High Quality Connections & Respect

Hi!!! And Welcome Back to Motivated Mondays! 

We’re talking about well-being. 

A quick recap of last week before we continue.

Dyadic relationships are essential for one’s well-being and overall satisfaction with life (1). Last week, we dove a bit deeper into perceived support and discovered that how we respond to both negative and positive events matters (2, 3). We explored a tool called Active Constructive Responding or ACR as one way to improve communication and build trust in relationships. 

ACR is an engaged and authentic response to someone who shares a positive (or negative) experience (1). It is a uniquely helpful way to respond, because it incorporates all three components of responsiveness for perceived support: understanding, validation, and caring (4). Further, ACR increases both positive affect and overall well-being (1). In this way, ACR capitalizes on the good stuff and generates an upward spiral to strengthen our close relationships (5, 6) by building trust and intimacy (1).

Did you accept my invitation and notice your response to a loved one when they shared good news last week? Then, did you practice using ACR? If so, what did you discover? Do you have a tendency to be active or passive? Constructive or destructive? I hope you were able to let your authentic enthusiasm show and assist a loved one in savoring the good stuff (7)!

This week, I want to -


High Quality Connections or HQCs offer another pathway to develop positive relationships through moments of simple connection. The research on High Quality Connections is grounded in the premise that the energy and vitality of an organization depends upon the quality of the connections among the people within it (8). While most of this research has been conducted in formal work environments, I believe these principles can be used in any organization large or small -  at home, at work, and in your communities. 

You know a High Quality Connection when you have one. You can feel it. HQCs demonstrate mutual regard, trust, and active engagement from both sides (8). These connections help you feel open, competent, engaged, and energized. One key here is that HQCs are not just formed within our close, intimate relationships. In fact, any point of contact with another person, from a loved one to a complete stranger, has the potential to be a High Quality Connection.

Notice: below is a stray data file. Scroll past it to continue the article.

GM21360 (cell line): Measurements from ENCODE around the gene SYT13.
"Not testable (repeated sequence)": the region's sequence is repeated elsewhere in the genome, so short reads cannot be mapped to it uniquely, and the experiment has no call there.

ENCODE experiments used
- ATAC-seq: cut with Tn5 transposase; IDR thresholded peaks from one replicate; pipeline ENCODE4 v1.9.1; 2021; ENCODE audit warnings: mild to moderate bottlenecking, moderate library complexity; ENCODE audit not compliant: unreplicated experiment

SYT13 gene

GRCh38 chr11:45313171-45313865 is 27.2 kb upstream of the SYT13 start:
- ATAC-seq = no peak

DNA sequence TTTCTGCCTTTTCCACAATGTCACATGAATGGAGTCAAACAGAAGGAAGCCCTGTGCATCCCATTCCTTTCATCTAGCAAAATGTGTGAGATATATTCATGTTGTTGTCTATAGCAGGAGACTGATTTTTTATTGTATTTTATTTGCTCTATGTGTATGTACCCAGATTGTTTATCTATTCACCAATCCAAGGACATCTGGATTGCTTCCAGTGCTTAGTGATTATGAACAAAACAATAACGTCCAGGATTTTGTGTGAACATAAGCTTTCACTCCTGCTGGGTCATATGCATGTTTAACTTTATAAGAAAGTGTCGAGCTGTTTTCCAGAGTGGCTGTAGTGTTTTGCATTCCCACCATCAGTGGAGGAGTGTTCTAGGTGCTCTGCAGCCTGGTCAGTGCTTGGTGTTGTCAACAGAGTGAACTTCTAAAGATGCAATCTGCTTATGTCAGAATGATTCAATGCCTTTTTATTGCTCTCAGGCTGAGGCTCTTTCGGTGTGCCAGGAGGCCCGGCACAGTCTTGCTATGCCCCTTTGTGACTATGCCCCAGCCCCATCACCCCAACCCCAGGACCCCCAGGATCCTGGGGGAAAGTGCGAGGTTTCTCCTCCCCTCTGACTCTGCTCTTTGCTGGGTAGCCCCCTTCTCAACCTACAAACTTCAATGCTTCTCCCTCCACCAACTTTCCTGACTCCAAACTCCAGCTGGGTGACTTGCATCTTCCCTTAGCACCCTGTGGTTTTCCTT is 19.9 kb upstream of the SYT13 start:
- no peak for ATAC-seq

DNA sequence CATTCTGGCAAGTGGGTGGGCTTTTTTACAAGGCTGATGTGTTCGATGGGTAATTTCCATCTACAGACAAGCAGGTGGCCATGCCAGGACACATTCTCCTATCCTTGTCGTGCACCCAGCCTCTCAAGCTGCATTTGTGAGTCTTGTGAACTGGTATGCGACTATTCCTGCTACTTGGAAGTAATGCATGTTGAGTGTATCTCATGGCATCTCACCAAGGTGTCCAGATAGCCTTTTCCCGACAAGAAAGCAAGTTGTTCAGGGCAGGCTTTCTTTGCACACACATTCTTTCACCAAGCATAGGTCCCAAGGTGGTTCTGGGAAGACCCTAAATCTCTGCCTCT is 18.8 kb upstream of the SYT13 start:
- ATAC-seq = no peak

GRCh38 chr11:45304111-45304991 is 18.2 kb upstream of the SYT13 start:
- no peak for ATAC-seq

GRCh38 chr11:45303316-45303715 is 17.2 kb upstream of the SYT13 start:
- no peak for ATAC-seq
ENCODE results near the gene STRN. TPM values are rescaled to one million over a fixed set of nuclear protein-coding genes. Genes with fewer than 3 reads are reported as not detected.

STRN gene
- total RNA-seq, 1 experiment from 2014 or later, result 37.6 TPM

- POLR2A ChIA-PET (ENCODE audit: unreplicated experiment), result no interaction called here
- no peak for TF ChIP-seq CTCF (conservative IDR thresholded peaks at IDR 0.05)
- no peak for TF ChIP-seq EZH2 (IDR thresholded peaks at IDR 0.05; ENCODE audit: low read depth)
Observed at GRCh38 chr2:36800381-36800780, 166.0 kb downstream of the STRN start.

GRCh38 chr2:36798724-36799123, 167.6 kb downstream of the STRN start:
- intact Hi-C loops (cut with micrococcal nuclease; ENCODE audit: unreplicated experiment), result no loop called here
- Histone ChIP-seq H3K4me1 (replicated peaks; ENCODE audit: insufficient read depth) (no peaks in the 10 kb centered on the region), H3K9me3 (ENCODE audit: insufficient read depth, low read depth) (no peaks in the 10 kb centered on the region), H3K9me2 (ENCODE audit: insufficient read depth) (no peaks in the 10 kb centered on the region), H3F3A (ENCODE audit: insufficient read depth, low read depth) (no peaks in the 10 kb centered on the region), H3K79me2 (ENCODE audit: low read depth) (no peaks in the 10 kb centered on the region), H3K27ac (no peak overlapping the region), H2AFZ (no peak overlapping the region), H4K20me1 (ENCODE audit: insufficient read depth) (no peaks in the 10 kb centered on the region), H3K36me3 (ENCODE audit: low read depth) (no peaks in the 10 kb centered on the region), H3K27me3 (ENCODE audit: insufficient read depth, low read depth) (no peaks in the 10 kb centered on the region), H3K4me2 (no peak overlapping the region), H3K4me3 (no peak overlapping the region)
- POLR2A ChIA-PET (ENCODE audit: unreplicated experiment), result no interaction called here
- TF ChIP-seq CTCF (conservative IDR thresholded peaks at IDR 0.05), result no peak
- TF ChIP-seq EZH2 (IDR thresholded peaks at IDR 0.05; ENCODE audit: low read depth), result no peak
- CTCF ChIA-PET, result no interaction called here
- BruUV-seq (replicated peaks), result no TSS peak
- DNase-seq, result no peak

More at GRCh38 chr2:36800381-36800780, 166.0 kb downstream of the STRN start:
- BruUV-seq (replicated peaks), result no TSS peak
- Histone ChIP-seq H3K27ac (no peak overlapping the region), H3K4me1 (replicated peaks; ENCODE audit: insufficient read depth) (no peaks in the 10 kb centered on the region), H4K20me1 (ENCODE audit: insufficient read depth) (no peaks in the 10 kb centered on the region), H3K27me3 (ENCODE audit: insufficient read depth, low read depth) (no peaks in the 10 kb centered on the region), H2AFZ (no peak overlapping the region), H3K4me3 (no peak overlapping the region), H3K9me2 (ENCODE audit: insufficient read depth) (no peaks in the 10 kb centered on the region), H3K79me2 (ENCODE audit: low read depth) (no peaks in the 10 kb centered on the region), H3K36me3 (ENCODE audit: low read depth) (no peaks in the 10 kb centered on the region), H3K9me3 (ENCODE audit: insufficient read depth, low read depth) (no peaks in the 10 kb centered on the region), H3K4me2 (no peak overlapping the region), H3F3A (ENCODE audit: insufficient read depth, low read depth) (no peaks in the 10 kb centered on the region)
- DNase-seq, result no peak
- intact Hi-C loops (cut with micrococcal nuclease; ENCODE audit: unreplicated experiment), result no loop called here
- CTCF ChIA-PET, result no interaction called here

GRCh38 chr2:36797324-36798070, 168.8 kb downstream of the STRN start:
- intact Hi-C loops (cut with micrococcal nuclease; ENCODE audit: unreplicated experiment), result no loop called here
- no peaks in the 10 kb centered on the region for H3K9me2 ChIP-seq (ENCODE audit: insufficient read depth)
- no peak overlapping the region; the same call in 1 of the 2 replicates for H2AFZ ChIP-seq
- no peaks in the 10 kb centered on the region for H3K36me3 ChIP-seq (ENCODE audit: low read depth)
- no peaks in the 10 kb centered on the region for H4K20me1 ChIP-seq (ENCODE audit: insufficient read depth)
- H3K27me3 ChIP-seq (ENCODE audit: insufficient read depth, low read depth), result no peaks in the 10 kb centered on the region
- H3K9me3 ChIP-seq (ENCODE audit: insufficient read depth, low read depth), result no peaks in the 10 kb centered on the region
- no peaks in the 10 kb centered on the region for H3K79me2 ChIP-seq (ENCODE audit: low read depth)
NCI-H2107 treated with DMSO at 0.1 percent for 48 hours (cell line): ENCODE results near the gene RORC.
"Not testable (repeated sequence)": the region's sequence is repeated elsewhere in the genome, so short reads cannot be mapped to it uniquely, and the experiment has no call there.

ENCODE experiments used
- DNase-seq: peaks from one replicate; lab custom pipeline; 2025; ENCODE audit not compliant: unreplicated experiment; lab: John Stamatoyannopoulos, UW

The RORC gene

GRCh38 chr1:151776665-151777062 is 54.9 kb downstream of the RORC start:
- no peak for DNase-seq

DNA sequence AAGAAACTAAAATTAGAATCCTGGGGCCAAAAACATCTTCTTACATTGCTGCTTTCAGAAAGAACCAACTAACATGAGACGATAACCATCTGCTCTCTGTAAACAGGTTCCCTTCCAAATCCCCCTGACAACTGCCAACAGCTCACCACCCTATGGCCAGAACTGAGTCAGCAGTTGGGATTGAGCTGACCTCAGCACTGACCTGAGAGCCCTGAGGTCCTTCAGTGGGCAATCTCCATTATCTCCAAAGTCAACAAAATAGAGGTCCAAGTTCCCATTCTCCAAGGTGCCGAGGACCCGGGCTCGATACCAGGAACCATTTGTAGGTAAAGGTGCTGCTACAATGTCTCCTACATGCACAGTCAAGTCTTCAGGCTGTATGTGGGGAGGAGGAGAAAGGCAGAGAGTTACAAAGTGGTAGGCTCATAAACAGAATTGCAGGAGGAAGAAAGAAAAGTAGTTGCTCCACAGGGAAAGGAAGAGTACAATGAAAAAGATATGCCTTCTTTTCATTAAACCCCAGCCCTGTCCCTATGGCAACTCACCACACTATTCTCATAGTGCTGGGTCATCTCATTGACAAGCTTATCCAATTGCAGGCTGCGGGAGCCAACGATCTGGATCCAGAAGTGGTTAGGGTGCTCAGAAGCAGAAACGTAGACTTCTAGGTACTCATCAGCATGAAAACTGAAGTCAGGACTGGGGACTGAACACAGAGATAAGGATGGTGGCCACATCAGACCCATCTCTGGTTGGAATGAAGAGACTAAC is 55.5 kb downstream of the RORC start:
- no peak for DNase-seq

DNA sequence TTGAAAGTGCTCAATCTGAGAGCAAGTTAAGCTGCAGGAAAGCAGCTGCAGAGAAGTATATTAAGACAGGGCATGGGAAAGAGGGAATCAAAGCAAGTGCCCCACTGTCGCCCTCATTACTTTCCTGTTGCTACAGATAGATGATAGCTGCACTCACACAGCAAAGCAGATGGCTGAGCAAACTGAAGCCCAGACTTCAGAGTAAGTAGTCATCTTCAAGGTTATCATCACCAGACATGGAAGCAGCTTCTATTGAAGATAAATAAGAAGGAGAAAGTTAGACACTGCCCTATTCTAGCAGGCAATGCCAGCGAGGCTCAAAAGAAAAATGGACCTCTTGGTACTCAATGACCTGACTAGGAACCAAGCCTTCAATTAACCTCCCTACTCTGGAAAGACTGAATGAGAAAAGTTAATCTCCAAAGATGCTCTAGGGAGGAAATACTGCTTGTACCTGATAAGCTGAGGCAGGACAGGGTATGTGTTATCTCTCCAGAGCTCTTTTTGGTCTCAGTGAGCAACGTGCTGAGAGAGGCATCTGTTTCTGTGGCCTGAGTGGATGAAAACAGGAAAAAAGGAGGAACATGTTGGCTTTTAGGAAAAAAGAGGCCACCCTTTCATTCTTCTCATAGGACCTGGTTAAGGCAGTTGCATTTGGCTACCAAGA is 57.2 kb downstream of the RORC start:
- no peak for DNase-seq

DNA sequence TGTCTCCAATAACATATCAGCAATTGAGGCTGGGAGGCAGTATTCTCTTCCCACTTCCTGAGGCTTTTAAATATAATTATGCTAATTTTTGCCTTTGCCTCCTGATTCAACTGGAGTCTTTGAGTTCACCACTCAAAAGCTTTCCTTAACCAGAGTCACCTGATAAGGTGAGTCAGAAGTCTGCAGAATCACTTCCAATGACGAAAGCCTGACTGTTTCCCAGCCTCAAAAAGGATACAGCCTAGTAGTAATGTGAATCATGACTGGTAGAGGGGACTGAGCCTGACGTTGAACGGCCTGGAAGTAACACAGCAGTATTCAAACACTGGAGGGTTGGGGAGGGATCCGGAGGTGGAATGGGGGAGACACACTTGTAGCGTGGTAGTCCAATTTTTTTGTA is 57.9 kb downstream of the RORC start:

Think of it this way. Energy is a renewable resource that helps us act and feel capable of action (8). It is also the fuel for an organizations and networks. Like ACR, HQCs spread energy and well-being between people through capitalization (5) and the broaden and build theory of positive emotions (6).

We’ve all seen how a bad apple impact a group dynamic. Similarly, you have probably seen someone grow into a positive force within a group (9). Learning to build HQCs can help you become an engine for good no matter where you are. Good news! Your actions don’t need to be grand gestures. In fact, small actions can make a big difference and add up over time! An email, a smile, an introduction, or a sincere thank you can all act as energizers to point of connection.

Let’s take a closer look!

There are four main pathways to developing a High Quality Connection:

  1. Respectful Engagement - Sending a message of value and worth to someone else. 
  2. Task Enabling - Helping another succeed.
  3. Trusting - Conveying belief in another.
  4. Play - Having fun with another.
Pathways to HQCs.png

This week, I want to focus on Respectful Engagement. 

Respectful engagement is at the heart of a High Quality Connection and can happen in a number of ways. Being present, genuine, and/or affirmative can build respect in a moment of connection. What does it look like? It looks like listening effectively or offering supportive communication. It looks like attention, focus, and availability, a willingness to act authentically, an interest in another’s value or strengths, and/or a moment of empathy, support, or recognition. Respectful engagement happens in moments where we treat another’s time as valuable, make requests rather than demands, or use descriptors rather than evaluative statements while giving feedback. These are all examples of ways in which we honor another’s worth and act respectfully (8). 

Respectful engagement is needed by all, but not always given to all.

As a human, we are all sensitive to signals about our worth (8). Respectful engagement signals to another person that we see them as valuable or worthy. This type of connection builds feelings of worth in the other person and allows a secure basis for interaction. On the other hand, disrespectful engagement can zap our confidence and make us withdraw from interactions. Either way, our actions have a ripple effect and impact those who interact with us (9).

How do you show respect?

Our attention and availability are a precious commodities! Simple as it may sound, when we give someone our full attention, it signals respect and worth (8). Likewise, if we make ourselves available and take the time engage others respectfully, it signals to the other person that we value our connection with them. This is particularly powerful when someone in a leadership position reaches out to engage someone who is a bit lower down the ladder (8).